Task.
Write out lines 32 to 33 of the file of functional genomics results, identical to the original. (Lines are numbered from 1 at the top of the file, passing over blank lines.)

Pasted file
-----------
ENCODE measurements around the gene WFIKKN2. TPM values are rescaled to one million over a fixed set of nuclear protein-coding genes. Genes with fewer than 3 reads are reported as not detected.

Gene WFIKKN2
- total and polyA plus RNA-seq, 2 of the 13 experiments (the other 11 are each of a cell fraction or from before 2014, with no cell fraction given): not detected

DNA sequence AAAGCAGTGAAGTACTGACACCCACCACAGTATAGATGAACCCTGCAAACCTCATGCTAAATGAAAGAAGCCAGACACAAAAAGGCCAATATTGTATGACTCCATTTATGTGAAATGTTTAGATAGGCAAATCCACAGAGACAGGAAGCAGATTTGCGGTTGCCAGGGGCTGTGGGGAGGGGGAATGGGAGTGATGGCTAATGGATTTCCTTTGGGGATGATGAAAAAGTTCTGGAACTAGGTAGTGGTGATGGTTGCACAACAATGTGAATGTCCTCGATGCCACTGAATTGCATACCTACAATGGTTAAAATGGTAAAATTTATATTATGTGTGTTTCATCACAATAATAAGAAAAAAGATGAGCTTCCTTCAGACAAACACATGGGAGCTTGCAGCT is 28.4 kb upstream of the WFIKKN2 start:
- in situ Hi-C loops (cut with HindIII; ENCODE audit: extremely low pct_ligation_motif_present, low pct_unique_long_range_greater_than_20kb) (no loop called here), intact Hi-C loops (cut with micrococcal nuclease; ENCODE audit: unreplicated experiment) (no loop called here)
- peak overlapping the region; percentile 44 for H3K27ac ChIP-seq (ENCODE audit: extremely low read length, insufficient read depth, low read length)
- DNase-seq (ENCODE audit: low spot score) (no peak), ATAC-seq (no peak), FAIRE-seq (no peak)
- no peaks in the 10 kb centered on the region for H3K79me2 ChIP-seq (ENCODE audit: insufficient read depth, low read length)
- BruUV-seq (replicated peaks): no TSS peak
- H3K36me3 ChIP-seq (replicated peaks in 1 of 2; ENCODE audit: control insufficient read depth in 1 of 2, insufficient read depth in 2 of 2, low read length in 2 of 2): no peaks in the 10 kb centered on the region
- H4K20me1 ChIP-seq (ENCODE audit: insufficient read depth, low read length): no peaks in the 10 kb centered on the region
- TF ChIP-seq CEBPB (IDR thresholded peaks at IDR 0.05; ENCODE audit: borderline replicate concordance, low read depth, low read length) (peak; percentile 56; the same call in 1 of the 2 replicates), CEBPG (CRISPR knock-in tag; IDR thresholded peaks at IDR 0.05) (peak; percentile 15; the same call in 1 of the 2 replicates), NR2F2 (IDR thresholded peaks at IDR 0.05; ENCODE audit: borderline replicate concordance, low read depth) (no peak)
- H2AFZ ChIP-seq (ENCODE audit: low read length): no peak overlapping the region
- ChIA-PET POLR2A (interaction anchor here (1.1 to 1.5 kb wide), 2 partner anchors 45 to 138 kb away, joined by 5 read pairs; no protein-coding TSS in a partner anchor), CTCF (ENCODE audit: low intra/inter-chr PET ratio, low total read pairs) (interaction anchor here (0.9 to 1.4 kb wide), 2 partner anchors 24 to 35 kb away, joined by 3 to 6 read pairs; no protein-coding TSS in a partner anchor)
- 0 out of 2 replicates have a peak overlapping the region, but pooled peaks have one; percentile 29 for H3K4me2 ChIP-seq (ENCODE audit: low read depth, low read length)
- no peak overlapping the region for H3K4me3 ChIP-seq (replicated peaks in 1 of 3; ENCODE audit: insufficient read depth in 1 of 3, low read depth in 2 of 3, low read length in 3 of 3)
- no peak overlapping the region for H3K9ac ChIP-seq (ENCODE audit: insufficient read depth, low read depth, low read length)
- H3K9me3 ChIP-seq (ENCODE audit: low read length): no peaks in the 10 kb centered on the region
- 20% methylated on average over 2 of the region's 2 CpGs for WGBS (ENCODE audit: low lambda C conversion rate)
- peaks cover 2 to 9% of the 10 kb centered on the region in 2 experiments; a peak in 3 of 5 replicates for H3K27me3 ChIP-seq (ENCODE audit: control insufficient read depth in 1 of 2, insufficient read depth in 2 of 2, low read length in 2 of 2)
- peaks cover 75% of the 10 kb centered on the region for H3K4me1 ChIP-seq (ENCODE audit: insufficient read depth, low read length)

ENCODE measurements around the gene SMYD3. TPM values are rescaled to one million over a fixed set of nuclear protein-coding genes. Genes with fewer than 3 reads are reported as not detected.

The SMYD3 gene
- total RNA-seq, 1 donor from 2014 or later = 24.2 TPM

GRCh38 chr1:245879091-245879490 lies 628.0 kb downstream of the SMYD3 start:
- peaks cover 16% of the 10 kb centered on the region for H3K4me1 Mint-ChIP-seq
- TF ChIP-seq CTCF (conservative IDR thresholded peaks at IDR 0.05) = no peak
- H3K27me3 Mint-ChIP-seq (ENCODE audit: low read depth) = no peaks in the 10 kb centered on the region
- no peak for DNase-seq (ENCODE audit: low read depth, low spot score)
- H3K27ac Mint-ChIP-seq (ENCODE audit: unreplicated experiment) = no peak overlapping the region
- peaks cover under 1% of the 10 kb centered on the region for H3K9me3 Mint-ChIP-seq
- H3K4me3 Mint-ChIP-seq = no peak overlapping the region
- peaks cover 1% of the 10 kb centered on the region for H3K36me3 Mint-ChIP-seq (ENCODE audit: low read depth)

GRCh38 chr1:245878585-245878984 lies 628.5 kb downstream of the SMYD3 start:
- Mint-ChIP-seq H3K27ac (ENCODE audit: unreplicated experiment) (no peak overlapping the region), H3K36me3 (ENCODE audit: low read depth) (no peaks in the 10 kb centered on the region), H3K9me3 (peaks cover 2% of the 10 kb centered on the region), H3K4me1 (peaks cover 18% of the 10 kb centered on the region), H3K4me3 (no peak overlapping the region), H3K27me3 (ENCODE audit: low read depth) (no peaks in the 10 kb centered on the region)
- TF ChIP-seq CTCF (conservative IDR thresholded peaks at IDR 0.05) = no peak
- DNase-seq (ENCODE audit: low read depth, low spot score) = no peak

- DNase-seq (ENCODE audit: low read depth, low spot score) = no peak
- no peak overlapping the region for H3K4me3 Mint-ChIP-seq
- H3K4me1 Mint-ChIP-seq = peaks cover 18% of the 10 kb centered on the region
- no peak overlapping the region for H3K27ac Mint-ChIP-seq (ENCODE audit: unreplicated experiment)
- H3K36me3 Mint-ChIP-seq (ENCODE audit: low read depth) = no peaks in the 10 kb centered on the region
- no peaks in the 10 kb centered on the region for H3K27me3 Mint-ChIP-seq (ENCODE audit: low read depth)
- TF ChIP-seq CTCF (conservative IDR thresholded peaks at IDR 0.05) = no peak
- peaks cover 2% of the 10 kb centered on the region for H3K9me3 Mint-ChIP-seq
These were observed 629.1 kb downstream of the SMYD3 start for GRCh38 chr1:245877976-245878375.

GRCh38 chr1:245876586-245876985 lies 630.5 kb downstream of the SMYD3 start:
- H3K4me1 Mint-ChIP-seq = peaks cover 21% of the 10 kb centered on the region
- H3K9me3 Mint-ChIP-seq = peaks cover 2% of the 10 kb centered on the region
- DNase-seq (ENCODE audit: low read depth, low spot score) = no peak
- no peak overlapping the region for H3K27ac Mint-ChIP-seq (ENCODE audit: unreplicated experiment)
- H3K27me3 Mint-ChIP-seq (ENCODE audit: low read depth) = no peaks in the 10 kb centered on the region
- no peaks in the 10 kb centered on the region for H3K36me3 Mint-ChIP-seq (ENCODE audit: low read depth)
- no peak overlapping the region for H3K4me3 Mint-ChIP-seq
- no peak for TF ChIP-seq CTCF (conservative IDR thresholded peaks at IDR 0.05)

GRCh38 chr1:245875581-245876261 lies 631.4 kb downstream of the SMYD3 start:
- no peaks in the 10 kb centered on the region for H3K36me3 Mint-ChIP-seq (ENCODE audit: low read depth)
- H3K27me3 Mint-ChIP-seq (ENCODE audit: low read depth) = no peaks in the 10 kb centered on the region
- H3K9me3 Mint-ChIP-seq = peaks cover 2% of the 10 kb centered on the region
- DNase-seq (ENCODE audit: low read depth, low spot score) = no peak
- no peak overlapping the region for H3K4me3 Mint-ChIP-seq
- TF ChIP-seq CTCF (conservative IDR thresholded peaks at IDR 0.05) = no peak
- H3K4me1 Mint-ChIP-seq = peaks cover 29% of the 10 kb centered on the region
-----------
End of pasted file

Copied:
- H3K4me3 Mint-ChIP-seq = no peak overlapping the region
- peaks cover 1% of the 10 kb centered on the region for H3K36me3 Mint-ChIP-seq (ENCODE audit: low read depth)